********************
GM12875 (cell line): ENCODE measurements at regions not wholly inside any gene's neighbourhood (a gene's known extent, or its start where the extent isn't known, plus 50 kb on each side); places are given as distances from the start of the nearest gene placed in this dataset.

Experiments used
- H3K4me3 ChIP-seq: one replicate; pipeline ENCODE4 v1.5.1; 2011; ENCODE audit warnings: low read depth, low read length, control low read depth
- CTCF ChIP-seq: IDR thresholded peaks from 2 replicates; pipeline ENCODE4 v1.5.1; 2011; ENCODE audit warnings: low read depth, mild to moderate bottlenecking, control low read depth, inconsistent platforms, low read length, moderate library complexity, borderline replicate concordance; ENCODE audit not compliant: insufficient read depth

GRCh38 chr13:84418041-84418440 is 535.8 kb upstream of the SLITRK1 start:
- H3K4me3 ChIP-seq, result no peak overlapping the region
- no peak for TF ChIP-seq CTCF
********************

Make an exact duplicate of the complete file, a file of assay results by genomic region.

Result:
GM12875 (cell line): ENCODE measurements at regions not wholly inside any gene's neighbourhood (a gene's known extent, or its start where the extent isn't known, plus 50 kb on each side); places are given as distances from the start of the nearest gene placed in this dataset.

Experiments used
- H3K4me3 ChIP-seq: one replicate; pipeline ENCODE4 v1.5.1; 2011; ENCODE audit warnings: low read depth, low read length, control low read depth
- CTCF ChIP-seq: IDR thresholded peaks from 2 replicates; pipeline ENCODE4 v1.5.1; 2011; ENCODE audit warnings: low read depth, mild to moderate bottlenecking, control low read depth, inconsistent platforms, low read length, moderate library complexity, borderline replicate concordance; ENCODE audit not compliant: insufficient read depth

GRCh38 chr13:84418041-84418440 is 535.8 kb upstream of the SLITRK1 start:
- H3K4me3 ChIP-seq, result no peak overlapping the region
- no peak for TF ChIP-seq CTCF